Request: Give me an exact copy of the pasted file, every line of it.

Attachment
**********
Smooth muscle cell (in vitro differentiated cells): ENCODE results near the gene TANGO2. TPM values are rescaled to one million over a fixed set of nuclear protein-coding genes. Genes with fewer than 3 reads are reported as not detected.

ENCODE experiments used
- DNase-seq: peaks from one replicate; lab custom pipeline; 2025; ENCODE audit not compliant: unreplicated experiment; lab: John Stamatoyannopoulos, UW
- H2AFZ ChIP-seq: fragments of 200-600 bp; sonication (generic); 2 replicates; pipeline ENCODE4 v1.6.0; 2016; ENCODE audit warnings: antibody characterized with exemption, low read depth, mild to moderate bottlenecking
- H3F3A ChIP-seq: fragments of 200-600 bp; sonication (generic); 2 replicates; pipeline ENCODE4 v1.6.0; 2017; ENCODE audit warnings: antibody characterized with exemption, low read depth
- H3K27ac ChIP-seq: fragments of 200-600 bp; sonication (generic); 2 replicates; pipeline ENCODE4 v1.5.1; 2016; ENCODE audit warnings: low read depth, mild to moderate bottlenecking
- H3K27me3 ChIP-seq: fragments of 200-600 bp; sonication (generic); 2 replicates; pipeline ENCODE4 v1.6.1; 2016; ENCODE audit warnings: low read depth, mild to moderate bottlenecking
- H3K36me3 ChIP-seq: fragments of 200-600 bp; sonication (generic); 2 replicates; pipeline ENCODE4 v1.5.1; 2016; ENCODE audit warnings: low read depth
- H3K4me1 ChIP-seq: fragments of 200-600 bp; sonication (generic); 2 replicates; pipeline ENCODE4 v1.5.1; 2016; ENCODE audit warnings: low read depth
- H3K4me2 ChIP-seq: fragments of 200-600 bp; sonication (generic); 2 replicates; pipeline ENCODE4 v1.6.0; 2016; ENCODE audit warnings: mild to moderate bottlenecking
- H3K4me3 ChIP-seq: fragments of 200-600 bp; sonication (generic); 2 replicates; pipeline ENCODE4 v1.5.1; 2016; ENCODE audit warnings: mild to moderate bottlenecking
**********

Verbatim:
Smooth muscle cell (in vitro differentiated cells): ENCODE results near the gene TANGO2. TPM values are rescaled to one million over a fixed set of nuclear protein-coding genes. Genes with fewer than 3 reads are reported as not detected.

ENCODE experiments used
- DNase-seq: peaks from one replicate; lab custom pipeline; 2025; ENCODE audit not compliant: unreplicated experiment; lab: John Stamatoyannopoulos, UW
- H2AFZ ChIP-seq: fragments of 200-600 bp; sonication (generic); 2 replicates; pipeline ENCODE4 v1.6.0; 2016; ENCODE audit warnings: antibody characterized with exemption, low read depth, mild to moderate bottlenecking
- H3F3A ChIP-seq: fragments of 200-600 bp; sonication (generic); 2 replicates; pipeline ENCODE4 v1.6.0; 2017; ENCODE audit warnings: antibody characterized with exemption, low read depth
- H3K27ac ChIP-seq: fragments of 200-600 bp; sonication (generic); 2 replicates; pipeline ENCODE4 v1.5.1; 2016; ENCODE audit warnings: low read depth, mild to moderate bottlenecking
- H3K27me3 ChIP-seq: fragments of 200-600 bp; sonication (generic); 2 replicates; pipeline ENCODE4 v1.6.1; 2016; ENCODE audit warnings: low read depth, mild to moderate bottlenecking
- H3K36me3 ChIP-seq: fragments of 200-600 bp; sonication (generic); 2 replicates; pipeline ENCODE4 v1.5.1; 2016; ENCODE audit warnings: low read depth
- H3K4me1 ChIP-seq: fragments of 200-600 bp; sonication (generic); 2 replicates; pipeline ENCODE4 v1.5.1; 2016; ENCODE audit warnings: low read depth
- H3K4me2 ChIP-seq: fragments of 200-600 bp; sonication (generic); 2 replicates; pipeline ENCODE4 v1.6.0; 2016; ENCODE audit warnings: mild to moderate bottlenecking
- H3K4me3 ChIP-seq: fragments of 200-600 bp; sonication (generic); 2 replicates; pipeline ENCODE4 v1.5.1; 2016; ENCODE audit warnings: mild to moderate bottlenecking